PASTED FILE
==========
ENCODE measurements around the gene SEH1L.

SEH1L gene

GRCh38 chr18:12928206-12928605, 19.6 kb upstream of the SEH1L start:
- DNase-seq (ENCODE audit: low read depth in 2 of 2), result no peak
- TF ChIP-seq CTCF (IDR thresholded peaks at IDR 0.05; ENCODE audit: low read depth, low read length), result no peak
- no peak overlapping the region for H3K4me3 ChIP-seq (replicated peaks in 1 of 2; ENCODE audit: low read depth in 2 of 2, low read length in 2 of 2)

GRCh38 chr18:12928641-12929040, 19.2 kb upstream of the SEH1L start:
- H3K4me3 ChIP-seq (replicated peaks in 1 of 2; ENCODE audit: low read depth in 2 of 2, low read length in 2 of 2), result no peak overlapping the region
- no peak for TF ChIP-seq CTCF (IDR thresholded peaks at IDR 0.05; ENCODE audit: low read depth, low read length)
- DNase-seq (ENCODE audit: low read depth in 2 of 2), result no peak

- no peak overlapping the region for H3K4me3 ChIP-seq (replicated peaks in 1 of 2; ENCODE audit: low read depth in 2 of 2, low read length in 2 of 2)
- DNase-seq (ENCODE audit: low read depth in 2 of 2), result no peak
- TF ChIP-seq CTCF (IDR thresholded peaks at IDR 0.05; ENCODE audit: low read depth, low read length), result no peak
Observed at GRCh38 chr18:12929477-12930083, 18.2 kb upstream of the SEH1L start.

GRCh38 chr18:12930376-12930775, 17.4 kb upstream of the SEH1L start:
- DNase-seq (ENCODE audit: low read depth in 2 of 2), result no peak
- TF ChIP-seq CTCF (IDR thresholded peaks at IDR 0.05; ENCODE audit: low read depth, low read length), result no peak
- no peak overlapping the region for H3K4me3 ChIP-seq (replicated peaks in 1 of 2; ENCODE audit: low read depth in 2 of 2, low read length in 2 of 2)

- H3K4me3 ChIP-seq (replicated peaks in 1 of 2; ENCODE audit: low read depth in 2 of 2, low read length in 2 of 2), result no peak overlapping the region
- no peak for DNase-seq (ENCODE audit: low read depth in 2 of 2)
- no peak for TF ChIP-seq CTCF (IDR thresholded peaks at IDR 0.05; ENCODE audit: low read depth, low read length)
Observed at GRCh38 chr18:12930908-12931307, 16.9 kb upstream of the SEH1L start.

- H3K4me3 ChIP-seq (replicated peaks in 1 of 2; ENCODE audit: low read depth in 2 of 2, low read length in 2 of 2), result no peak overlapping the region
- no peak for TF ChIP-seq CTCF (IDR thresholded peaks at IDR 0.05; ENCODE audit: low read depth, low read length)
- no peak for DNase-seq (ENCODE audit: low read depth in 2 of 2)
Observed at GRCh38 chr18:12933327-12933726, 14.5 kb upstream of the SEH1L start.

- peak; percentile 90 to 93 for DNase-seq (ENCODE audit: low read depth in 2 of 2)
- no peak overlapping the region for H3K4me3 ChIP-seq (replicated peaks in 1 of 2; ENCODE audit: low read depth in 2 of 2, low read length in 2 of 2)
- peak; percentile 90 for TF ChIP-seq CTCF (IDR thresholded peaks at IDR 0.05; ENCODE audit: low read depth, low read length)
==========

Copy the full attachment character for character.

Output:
ENCODE measurements around the gene SEH1L.

SEH1L gene

GRCh38 chr18:12928206-12928605, 19.6 kb upstream of the SEH1L start:
- DNase-seq (ENCODE audit: low read depth in 2 of 2), result no peak
- TF ChIP-seq CTCF (IDR thresholded peaks at IDR 0.05; ENCODE audit: low read depth, low read length), result no peak
- no peak overlapping the region for H3K4me3 ChIP-seq (replicated peaks in 1 of 2; ENCODE audit: low read depth in 2 of 2, low read length in 2 of 2)

GRCh38 chr18:12928641-12929040, 19.2 kb upstream of the SEH1L start:
- H3K4me3 ChIP-seq (replicated peaks in 1 of 2; ENCODE audit: low read depth in 2 of 2, low read length in 2 of 2), result no peak overlapping the region
- no peak for TF ChIP-seq CTCF (IDR thresholded peaks at IDR 0.05; ENCODE audit: low read depth, low read length)
- DNase-seq (ENCODE audit: low read depth in 2 of 2), result no peak

- no peak overlapping the region for H3K4me3 ChIP-seq (replicated peaks in 1 of 2; ENCODE audit: low read depth in 2 of 2, low read length in 2 of 2)
- DNase-seq (ENCODE audit: low read depth in 2 of 2), result no peak
- TF ChIP-seq CTCF (IDR thresholded peaks at IDR 0.05; ENCODE audit: low read depth, low read length), result no peak
Observed at GRCh38 chr18:12929477-12930083, 18.2 kb upstream of the SEH1L start.

GRCh38 chr18:12930376-12930775, 17.4 kb upstream of the SEH1L start:
- DNase-seq (ENCODE audit: low read depth in 2 of 2), result no peak
- TF ChIP-seq CTCF (IDR thresholded peaks at IDR 0.05; ENCODE audit: low read depth, low read length), result no peak
- no peak overlapping the region for H3K4me3 ChIP-seq (replicated peaks in 1 of 2; ENCODE audit: low read depth in 2 of 2, low read length in 2 of 2)

- H3K4me3 ChIP-seq (replicated peaks in 1 of 2; ENCODE audit: low read depth in 2 of 2, low read length in 2 of 2), result no peak overlapping the region
- no peak for DNase-seq (ENCODE audit: low read depth in 2 of 2)
- no peak for TF ChIP-seq CTCF (IDR thresholded peaks at IDR 0.05; ENCODE audit: low read depth, low read length)
Observed at GRCh38 chr18:12930908-12931307, 16.9 kb upstream of the SEH1L start.

- H3K4me3 ChIP-seq (replicated peaks in 1 of 2; ENCODE audit: low read depth in 2 of 2, low read length in 2 of 2), result no peak overlapping the region
- no peak for TF ChIP-seq CTCF (IDR thresholded peaks at IDR 0.05; ENCODE audit: low read depth, low read length)
- no peak for DNase-seq (ENCODE audit: low read depth in 2 of 2)
Observed at GRCh38 chr18:12933327-12933726, 14.5 kb upstream of the SEH1L start.

- peak; percentile 90 to 93 for DNase-seq (ENCODE audit: low read depth in 2 of 2)
- no peak overlapping the region for H3K4me3 ChIP-seq (replicated peaks in 1 of 2; ENCODE audit: low read depth in 2 of 2, low read length in 2 of 2)
- peak; percentile 90 for TF ChIP-seq CTCF (IDR thresholded peaks at IDR 0.05; ENCODE audit: low read depth, low read length)